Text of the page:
Environmental Controls: Along with process controls, you want to see good environmental controls. Contamination is a huge concern, and a dirty manufacturing environment will be almost impossible to compensate for. There shouldn’t be dust collecting on any equipment. Any processes that produce dust, like CNC milling, should be separated from the rest of the production line and cleaned regularly. Chemical processes should be performed under hoods or appropriate ventilation. Operator contamination sources, like oil from your skin, hair, or clothing, should be minimized by gloves, goggles, hairnets, or other PPE.

    ESD Protection: One of the largest concerns for your PCB design is ESD protection. Having environmental protections for ESD during manufacturing will keep components and boards from suffering discharge damage. As much as I’ve harped on paperwork, ESD areas shouldn’t have any loose paper or packaging materials around that could get pushed around and generate a static charge.

    Packaging: Always ask to see the packaging that gets used. Make sure that it meets your requirements for the product their currently packing, and that they are familiar with the type of packaging that your product will need.

    As a final step, check how the materials and products are actually unpacked and packed to make sure the handling processes are consistent throughout the production process. Consistency and manufacturing safety is vital to the overall health of your manufacturing process.

    Arm with an ESD strap-on.
    Check if everyone in ESD safe areas is wearing the proper protections.

    Optimize Your Manufacturing Process by Knowing Capabilities

    Your first and main concern with a manufacturer’s audit would most likely be the actual production capabilities of your manufacturer; skipping over their review would be like itemizing your deductions when you have no income to report: an awful lot of work to miss the main event. Here is a list of things to consider:

    1. Go into your audit with a list of the facility’s production capabilities.
    2. Verify that they actually have every tool you think you’d be using. Ask what the purpose is when you aren’t sure, because they may have capabilities you didn’t know you could utilize.
    3. Ask to walk through the specific manufacturing path for your proposed products, and find out if they have any recommendations.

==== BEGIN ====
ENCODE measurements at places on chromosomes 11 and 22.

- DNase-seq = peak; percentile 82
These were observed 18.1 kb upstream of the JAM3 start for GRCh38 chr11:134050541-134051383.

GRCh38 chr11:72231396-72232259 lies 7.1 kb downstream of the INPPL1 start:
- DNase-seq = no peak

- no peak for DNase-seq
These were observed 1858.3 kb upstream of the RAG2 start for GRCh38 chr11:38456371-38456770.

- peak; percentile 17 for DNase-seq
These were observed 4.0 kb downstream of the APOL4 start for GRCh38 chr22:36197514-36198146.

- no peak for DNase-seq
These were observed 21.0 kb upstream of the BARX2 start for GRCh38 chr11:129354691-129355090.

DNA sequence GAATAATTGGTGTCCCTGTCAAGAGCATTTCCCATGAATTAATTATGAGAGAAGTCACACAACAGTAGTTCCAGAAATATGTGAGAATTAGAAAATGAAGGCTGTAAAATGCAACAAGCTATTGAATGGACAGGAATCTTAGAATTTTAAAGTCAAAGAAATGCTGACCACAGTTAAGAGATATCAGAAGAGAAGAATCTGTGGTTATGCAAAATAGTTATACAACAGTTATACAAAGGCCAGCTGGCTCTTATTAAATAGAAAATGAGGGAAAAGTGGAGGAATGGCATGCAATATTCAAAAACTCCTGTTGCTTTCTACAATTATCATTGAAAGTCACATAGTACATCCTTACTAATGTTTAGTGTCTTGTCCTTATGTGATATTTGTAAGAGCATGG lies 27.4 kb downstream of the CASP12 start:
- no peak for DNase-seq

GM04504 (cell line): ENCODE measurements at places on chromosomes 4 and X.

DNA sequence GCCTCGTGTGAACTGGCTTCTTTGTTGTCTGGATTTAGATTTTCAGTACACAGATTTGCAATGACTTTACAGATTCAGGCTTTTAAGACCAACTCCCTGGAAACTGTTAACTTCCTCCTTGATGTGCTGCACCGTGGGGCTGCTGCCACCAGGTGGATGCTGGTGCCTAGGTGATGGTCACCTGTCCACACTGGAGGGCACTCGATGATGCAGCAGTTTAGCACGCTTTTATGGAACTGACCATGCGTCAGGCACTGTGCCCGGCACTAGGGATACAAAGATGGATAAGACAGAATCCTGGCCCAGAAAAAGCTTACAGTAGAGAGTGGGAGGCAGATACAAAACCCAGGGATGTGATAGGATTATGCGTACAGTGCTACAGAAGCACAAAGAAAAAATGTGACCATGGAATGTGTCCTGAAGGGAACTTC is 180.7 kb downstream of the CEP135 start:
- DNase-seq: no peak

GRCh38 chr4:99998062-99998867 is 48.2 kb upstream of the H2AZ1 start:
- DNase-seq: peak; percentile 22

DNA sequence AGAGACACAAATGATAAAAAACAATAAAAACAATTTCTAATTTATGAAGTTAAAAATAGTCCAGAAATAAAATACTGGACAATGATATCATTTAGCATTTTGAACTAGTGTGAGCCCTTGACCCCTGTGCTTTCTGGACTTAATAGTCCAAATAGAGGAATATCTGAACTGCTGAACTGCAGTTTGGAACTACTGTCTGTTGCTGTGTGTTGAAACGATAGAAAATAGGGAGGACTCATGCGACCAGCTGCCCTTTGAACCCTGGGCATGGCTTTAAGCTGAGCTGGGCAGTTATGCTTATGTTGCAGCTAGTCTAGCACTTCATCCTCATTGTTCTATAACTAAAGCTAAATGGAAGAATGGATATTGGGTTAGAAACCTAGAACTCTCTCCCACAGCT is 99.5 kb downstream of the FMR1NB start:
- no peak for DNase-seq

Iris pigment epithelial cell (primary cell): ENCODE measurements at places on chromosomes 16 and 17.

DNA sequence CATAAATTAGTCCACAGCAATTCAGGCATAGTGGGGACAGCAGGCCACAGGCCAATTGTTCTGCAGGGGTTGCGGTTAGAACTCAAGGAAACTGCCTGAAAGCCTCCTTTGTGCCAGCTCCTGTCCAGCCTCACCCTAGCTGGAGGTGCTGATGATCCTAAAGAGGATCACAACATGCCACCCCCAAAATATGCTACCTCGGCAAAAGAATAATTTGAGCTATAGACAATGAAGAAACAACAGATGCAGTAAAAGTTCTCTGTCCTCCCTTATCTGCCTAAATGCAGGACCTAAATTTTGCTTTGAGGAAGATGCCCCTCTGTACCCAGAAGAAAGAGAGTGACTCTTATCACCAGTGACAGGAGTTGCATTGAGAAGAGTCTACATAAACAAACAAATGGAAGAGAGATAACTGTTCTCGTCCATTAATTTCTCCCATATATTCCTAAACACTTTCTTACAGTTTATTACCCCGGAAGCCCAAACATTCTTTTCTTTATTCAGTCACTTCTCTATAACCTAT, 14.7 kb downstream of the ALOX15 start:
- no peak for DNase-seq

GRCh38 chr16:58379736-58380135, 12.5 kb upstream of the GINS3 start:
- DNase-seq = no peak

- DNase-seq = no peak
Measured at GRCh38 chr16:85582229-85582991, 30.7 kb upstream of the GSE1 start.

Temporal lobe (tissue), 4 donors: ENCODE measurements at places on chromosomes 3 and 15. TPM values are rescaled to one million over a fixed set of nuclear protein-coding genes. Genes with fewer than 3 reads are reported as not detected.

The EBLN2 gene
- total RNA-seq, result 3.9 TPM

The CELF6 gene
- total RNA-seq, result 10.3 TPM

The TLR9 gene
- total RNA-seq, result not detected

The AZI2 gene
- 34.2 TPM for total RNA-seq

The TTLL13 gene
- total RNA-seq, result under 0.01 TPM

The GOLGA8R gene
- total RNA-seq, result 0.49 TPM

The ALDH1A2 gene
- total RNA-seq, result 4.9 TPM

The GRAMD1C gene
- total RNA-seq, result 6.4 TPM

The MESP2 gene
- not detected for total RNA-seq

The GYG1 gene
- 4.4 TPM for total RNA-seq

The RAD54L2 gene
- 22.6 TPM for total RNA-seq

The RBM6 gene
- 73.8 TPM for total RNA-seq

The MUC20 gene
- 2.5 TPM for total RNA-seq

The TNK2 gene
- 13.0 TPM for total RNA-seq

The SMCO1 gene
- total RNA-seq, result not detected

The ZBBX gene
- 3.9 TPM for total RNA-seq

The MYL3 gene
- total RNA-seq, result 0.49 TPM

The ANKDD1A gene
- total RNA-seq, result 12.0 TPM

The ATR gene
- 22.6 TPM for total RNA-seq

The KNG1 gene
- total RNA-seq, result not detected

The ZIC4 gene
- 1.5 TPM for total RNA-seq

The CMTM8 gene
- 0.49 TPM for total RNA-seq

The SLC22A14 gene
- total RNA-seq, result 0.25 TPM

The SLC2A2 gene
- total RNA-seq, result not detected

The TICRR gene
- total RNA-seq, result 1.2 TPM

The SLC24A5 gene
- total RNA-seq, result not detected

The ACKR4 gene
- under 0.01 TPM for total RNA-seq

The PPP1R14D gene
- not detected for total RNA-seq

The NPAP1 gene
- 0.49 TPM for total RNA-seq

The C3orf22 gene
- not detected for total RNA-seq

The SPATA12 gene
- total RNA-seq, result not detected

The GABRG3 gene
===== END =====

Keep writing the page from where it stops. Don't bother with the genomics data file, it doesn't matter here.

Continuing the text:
4. Find out how old the tools are, how they get calibrated, and how often they are inspected.
    5. Ask about the performance of the tools and how it’s tracked. For example, when solder mask is applied, what’s the tolerance? How much variability do they see in a single mask, and across an entire manufacturing batch?
    6. Some manufacturers may also utilize off-site processing. Find out what, if anything, is processed elsewhere, and make sure you are comfortable with the details if you can’t visit it yourself.​

    The most enlightening of a manufacturer audit might be in finding out that a manufacturer can produce one of your designs in a cheaper and more effective way than you had previously anticipated. Being able to know confidently what your manufacturer is capable of will give you a clearer gauge of the success of manufacturing any of the potential designs you come up with.

    Unlike an IRS audit, manufacturing reviews should be informative and helpful for everyone involved. It’s an opportunity to learn more about the production line, and how to improve your designs.

    After you learn what your manufacturer’s capabilities are, you can use those guidelines to help improve your PCB design process with assistance from your CAD system. For easy application of manufacturer capabilities to PCB design software, consider using smart layout tools such as those found within Altium’s CircuitStudio®.

    If you’d like to learn more about how to apply knowledge about your manufacturer to your PCB designs, consider talking to an expert at Altium today.